Summary: Small desert owls demonstrate heat tolerance intermediate between that of very heat-tolerant nightjars and less heat-tolerant passerines. The gular flutter mechanism contributes significantly to cooling efficiency.
Energetic costs of locomotion in bears: is plantigrade locomotion energetically economical?
Editor's Choice: Polar bears and grizzly bears exhibit a greater economy while moving at slow speeds as a consequence of their plantigrade posture.
Odour discrimination learning in the Indian greater short-nosed fruit bat (Cynopterus sphinx): differential expression of Egr-1, C-fos and PP-1 in the olfactory bulb, amygdala and hippocampus
Summary: Differential expression of c-Fos in the hippocampus and amygdala through odour-mediated regulation of PP-1 may contribute to olfactory learning and memory in Cynopterus sphinx.
Central nervous system shutdown underlies acute cold tolerance in tropical and temperate Drosophila species
Highlighted Article: Cold exposure causes Drosophila to enter a comatose state as a result of the loss of central nervous system function. This is associated with a spreading depolarization and the ability to prevent this underlies acute cold tolerance.
Paralytic hypo-energetic state facilitates anoxia tolerance despite ionic imbalance in adult Drosophila melanogaster
Summary: Adult Drosophila melanogaster survive anoxic exposure by maintaining ATP at 3% of normal and tolerating a drastic disruption of ion balance.
Digestive and locomotor capacity show opposing responses to changing food availability in an ambush predatory fish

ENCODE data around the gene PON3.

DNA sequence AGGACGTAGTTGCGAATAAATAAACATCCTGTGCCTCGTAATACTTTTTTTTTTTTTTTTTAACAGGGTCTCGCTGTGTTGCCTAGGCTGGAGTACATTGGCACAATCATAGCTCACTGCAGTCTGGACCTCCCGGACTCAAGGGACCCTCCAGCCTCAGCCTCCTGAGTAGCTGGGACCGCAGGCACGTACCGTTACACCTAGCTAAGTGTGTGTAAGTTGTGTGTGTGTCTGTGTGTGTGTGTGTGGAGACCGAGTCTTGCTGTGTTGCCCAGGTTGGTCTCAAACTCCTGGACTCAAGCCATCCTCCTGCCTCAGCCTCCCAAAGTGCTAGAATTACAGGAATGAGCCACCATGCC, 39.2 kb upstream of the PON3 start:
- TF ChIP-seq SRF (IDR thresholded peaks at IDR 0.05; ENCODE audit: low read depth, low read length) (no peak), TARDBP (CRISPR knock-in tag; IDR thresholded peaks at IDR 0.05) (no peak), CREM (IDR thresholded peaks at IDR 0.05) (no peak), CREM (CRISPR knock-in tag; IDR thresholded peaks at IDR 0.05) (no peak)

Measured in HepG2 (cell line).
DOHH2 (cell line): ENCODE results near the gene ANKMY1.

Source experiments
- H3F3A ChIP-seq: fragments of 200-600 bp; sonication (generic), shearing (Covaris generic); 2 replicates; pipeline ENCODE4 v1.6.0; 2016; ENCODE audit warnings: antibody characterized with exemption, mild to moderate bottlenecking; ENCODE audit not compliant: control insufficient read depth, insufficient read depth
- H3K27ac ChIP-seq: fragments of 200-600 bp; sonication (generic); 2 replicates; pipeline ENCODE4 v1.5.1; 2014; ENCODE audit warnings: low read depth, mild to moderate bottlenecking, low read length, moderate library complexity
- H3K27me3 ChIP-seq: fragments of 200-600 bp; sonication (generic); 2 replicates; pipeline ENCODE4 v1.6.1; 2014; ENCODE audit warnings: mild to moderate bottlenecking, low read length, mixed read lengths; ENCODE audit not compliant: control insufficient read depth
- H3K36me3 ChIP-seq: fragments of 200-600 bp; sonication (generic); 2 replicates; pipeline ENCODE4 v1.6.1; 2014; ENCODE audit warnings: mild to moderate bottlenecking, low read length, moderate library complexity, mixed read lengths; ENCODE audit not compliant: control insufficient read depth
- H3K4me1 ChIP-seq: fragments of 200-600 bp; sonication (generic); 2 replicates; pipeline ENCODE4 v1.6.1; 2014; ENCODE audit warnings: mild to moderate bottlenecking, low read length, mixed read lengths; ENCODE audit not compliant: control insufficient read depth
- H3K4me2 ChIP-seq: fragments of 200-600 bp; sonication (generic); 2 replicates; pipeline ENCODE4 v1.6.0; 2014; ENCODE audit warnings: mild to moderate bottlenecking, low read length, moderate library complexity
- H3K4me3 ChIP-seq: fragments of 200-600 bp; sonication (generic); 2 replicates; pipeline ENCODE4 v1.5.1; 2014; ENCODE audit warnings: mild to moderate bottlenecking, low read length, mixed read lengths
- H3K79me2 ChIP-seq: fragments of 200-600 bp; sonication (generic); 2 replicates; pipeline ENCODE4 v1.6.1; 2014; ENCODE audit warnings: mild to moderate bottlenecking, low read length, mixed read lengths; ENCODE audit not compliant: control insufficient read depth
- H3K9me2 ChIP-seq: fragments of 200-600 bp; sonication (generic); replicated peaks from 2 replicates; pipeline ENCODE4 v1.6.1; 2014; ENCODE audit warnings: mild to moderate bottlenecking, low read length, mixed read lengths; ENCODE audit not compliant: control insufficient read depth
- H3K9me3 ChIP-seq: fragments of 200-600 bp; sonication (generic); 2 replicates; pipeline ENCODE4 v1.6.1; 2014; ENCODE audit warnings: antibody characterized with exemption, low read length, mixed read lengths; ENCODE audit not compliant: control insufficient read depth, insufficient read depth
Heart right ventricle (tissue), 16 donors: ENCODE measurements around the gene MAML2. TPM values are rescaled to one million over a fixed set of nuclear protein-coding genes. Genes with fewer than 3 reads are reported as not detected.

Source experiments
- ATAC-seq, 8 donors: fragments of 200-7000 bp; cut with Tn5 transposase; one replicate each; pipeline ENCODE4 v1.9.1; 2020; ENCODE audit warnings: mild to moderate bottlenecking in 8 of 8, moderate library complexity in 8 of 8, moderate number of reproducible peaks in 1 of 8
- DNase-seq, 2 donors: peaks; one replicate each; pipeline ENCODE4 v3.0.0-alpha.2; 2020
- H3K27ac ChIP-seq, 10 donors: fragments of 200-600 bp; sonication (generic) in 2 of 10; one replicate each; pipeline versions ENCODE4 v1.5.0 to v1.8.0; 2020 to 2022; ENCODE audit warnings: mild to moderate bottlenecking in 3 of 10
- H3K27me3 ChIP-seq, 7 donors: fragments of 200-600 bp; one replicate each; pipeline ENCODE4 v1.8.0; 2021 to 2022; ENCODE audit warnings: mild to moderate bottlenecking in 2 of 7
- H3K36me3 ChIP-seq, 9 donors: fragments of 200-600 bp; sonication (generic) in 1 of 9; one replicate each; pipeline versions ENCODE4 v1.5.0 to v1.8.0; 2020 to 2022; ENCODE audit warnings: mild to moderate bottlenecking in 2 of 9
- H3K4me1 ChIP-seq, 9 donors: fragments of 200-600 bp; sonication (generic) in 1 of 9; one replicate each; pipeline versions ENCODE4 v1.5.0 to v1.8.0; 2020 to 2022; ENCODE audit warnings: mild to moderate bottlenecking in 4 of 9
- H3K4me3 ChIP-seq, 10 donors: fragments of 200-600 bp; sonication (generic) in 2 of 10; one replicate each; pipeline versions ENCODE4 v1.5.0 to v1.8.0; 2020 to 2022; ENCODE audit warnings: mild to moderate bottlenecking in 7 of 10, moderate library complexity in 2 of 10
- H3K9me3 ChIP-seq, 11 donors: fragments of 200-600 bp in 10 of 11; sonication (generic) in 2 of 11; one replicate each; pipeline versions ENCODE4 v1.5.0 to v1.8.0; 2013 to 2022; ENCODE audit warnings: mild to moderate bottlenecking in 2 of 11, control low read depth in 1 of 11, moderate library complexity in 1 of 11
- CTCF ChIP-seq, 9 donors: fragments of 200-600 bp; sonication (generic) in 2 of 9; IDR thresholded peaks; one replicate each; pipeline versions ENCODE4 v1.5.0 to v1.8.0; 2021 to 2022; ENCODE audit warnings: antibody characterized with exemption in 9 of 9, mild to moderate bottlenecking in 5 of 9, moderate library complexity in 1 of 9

Summary: Southern catfish downregulate digestive function and metabolic rate during food deprivation, but regain digestive capacity during refeeding, potentially at the cost of decreased swimming performance.
Meet the JEB Editors @ SEB 2023
Come and meet the JEB team at the Society for Experimental Biology centenary conference from 4-7 July in Edinburgh, UK. Visit exhibition stand 13/15 to pick up JEB centenary goodies, including our new ‘100 years of discovery’ T shirt, and join our Meet the JEB Editors event on Thursday 6 July at 12.30 at Platform 5 to find out more about the journal and chat to Editors including EiC Craig Franklin, Monitoring Editors Sanjay Sane, Trish Schulte and John Terblanche and the in-house News and Reviews team.
New funding schemes for junior faculty staff
In celebration of our 100th anniversary, JEB has launched two new grants to support junior faculty staff working in animal comparative physiology and biomechanics who are within five years of setting up their first lab/research group. Check out our ECR Visiting Fellowships and Research Partnership Kickstart Travel Grants. First deadline for applications is 15 July 2023.
JEB@100: an interview with Monitoring Editor Katie Gilmour
Katie Gilmour tells us how she first encountered the JEB Editorial team as a graduate student at the University of Cambridge, UK, and how she would like to have a Star Trek tricorder to monitor fish non-invasively in the field.
The Forest of Biologists
The Forest of Biologists is a biodiversity initiative created by The Company of Biologists, with support from the Woodland Trust. For every Research and Review article published in Journal of Experimental Biology a native tree is planted in a UK forest. In addition to this we are protecting and restoring ancient woodland and are dedicating these trees to our peer reviewers. Visit our virtual forest to learn more.
Centenary Review - Adaptive echolocation behavior
Cynthia F. Moss and colleagues discuss the behaviours used by echolocating mammals to track and intercept moving prey, interrogate dynamic sonar scenes, and exploit visual and passive acoustic stimuli.
Crucial DNA at crux of insect wing size evolution
Keity Farfán-Pira and colleagues have revealed that a tiny region of regulatory DNA in the vestigial gene governs whether insect wings are large or small and has played a key role in the evolution of insect wing size.